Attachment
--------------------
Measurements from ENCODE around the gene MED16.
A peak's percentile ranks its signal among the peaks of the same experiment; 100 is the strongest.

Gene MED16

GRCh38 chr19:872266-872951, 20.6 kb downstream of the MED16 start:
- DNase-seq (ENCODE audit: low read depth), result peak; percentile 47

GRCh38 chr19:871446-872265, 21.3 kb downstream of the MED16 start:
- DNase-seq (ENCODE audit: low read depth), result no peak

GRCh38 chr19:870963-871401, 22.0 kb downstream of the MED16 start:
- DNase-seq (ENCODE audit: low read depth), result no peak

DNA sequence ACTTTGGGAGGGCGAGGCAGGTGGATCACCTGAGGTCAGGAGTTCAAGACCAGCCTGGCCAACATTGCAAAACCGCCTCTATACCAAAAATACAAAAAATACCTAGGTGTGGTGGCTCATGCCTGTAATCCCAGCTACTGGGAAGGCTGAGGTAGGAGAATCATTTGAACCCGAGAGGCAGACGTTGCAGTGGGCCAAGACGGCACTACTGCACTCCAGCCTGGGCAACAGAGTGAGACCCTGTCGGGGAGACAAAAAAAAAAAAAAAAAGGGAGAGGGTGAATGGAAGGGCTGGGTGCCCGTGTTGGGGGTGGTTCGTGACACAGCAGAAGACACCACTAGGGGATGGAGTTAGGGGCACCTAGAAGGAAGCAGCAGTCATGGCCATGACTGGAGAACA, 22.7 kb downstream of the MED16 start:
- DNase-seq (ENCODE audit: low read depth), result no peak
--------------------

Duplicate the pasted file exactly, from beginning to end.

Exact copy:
Measurements from ENCODE around the gene MED16.
A peak's percentile ranks its signal among the peaks of the same experiment; 100 is the strongest.

Gene MED16

GRCh38 chr19:872266-872951, 20.6 kb downstream of the MED16 start:
- DNase-seq (ENCODE audit: low read depth), result peak; percentile 47

GRCh38 chr19:871446-872265, 21.3 kb downstream of the MED16 start:
- DNase-seq (ENCODE audit: low read depth), result no peak

GRCh38 chr19:870963-871401, 22.0 kb downstream of the MED16 start:
- DNase-seq (ENCODE audit: low read depth), result no peak

DNA sequence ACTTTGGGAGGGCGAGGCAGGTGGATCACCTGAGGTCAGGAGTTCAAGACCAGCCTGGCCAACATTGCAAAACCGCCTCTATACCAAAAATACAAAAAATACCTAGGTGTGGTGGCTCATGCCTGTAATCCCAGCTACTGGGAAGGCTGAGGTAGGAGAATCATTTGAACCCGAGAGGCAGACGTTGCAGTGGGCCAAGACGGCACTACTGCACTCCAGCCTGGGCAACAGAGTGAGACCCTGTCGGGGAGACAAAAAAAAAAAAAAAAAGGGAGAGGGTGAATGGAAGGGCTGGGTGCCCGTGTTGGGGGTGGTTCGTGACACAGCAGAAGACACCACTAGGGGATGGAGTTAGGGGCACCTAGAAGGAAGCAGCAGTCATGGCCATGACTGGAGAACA, 22.7 kb downstream of the MED16 start:
- DNase-seq (ENCODE audit: low read depth), result no peak